DEV Community

Cover image for Finally Understanding Javascript Closures like the Pros

Posted on

Finally Understanding Javascript Closures like the Pros

Short guide to get a better understanding of how JavaScript code works and executes by diving into one of the advanced concept: closures.

According to Mozilla Developer Network (MDN), “A closure is the combination of a function bundled together (enclosed) with references to its surrounding state (the lexical environment).” Simplified, this means that a function inside another function can access the variables from the outer (parent) function.

To better understand closures, take a look at scopes and their execution context.

Here is a simple code snippet:

**var hello = "Hello";**

**function sayHelloWorld() {
var world = "World";
        function wish() {
                var year = "2021";
                console.log(hello + " " + world + " "+ year);
Enter fullscreen mode Exit fullscreen mode

Here’s the execution context for this code:

(Nimisha Mukherjee, CC BY-SA 4.0)

Closures are created every time a function is created (at function-creation time). Every closure has three scopes:

  • Local scope (own scope)

  • Outer functions scope

  • Global scope

I’ll modify the above code slightly to demonstrate closure:

**var hello = "Hello";**

**var sayHelloWorld = function() {
var world = "World";
        function wish() {
                var year = "2021";
                console.log(hello + " " + world + " "+ year);
return wish;
var callFunc = sayHelloWorld();
Enter fullscreen mode Exit fullscreen mode

The inner function wish() is returned from the outer function before it's executed. This happens because functions in JavaScript form closures.

  • callFunc holds a reference to the function wish when sayHelloWorld runs

  • wish maintains a reference to its surrounding (lexical) environment where the variable world exists.

Private variables and methods

Natively, JavaScript does not support the creation of private variables and methods. A common and practical use of closure is to emulate private variables and methods and allow data privacy. Methods defined within the closure scope are privileged.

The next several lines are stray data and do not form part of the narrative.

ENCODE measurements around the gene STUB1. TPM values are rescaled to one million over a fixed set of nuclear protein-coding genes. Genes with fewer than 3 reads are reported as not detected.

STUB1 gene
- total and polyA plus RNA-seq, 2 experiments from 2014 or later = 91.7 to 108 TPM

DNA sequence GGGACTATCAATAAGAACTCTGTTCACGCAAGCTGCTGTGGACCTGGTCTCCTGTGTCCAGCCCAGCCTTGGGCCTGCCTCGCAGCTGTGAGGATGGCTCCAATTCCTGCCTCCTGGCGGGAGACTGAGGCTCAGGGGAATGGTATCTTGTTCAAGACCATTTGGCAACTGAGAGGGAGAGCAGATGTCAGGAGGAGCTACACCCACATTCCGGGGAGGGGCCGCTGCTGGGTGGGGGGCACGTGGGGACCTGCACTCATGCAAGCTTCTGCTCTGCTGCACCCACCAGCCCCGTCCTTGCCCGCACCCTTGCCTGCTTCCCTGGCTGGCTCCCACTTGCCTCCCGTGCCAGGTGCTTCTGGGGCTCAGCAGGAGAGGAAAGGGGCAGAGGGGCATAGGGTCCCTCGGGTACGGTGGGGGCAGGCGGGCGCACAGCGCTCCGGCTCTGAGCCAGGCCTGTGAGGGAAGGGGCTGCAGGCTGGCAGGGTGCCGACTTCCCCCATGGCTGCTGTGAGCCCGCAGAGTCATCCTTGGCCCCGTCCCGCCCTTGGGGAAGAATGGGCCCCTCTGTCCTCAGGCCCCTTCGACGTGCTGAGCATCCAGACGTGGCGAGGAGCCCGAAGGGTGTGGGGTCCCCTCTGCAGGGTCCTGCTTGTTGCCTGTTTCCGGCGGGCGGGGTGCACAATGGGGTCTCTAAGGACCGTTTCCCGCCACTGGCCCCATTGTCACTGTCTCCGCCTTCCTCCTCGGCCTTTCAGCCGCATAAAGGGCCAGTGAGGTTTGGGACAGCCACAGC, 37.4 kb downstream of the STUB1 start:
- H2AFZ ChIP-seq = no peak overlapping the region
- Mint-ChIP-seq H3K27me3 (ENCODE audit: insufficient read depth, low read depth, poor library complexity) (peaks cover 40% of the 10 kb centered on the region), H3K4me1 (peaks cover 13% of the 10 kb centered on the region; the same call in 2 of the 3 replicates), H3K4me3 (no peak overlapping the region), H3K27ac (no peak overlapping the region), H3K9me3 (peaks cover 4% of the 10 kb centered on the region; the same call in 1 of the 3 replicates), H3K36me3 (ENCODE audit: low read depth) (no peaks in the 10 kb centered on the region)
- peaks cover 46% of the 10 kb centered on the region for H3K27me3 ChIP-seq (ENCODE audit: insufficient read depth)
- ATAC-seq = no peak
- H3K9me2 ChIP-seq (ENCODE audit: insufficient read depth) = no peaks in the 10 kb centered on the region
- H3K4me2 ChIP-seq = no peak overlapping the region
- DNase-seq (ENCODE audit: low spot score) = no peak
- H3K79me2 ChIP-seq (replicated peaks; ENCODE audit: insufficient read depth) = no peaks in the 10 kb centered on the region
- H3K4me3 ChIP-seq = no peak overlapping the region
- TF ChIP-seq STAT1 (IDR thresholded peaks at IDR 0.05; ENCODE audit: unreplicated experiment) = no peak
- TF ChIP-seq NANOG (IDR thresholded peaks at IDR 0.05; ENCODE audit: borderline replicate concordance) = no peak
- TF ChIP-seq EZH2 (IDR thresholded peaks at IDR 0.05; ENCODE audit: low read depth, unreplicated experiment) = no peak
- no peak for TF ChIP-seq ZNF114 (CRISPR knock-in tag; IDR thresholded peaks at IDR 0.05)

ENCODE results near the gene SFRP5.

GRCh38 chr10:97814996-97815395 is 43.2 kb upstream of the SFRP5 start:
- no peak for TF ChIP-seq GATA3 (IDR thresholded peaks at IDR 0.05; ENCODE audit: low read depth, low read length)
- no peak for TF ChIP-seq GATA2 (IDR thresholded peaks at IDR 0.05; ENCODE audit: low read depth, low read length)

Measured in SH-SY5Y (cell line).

This code snippet captures how closures are commonly written and used in JavaScript:

**var resourceRecord = function(myName, myAddress) {
 var resourceName = myName;
 var resourceAddress = myAddress;
 var accessRight = "HR";
 return {
   changeName: function(updateName, privilege) {
     *//only HR can change the name*
     if(privilege === accessRight ) {
       resourceName = updateName;
       return true;
     } else {
       return false;
   changeAddress: function(newAddress) {
     *//any associate can change the address*
     resourceAddress = newAddress;          
   showResourceDetail: function() {
     console.log ("Name:" + resourceName + " ; Address:" + resourceAddress);
*//Create first record*
var resourceRecord1 = resourceRecord("Perry","Office");
*//Create second record*
var resourceRecord2 = resourceRecord("Emma","Office");
*//Change the address on the first record*
resourceRecord1.changeName("Perry Berry", "Associate"); *//Output is false as only an HR can change the name*
resourceRecord2.changeName("Emma Freeman", "HR"); *//Output is true as HR changes the name*
resourceRecord1.showResourceDetail(); *//Output - Name:Perry ; Address:Home*
resourceRecord2.showResourceDetail(); *//Output - Name:Emma Freeman ; Address:Office***
Enter fullscreen mode Exit fullscreen mode

The resource records (resourceRecord1 and resourceRecord2) are independent of one another. Each closure references a different version of the resourceName and resourceAddress variable through its own closure. You can also apply specific rules to how private variables need to be handled—I added a check on who can modify resourceName.

Use closures

Understanding closure is important, as it enables deeper knowledge of how variables and functions relate to one another and how JavaScript code works and executes.

Get the Book: Up to Speed with Javascript in 59 minutes

Additional resources to learn Javascript:

The Complete JavaScript Course 2021: From Zero to Expert

Javascript Tutorial and Projects Course

Reference sites:

Top comments (0)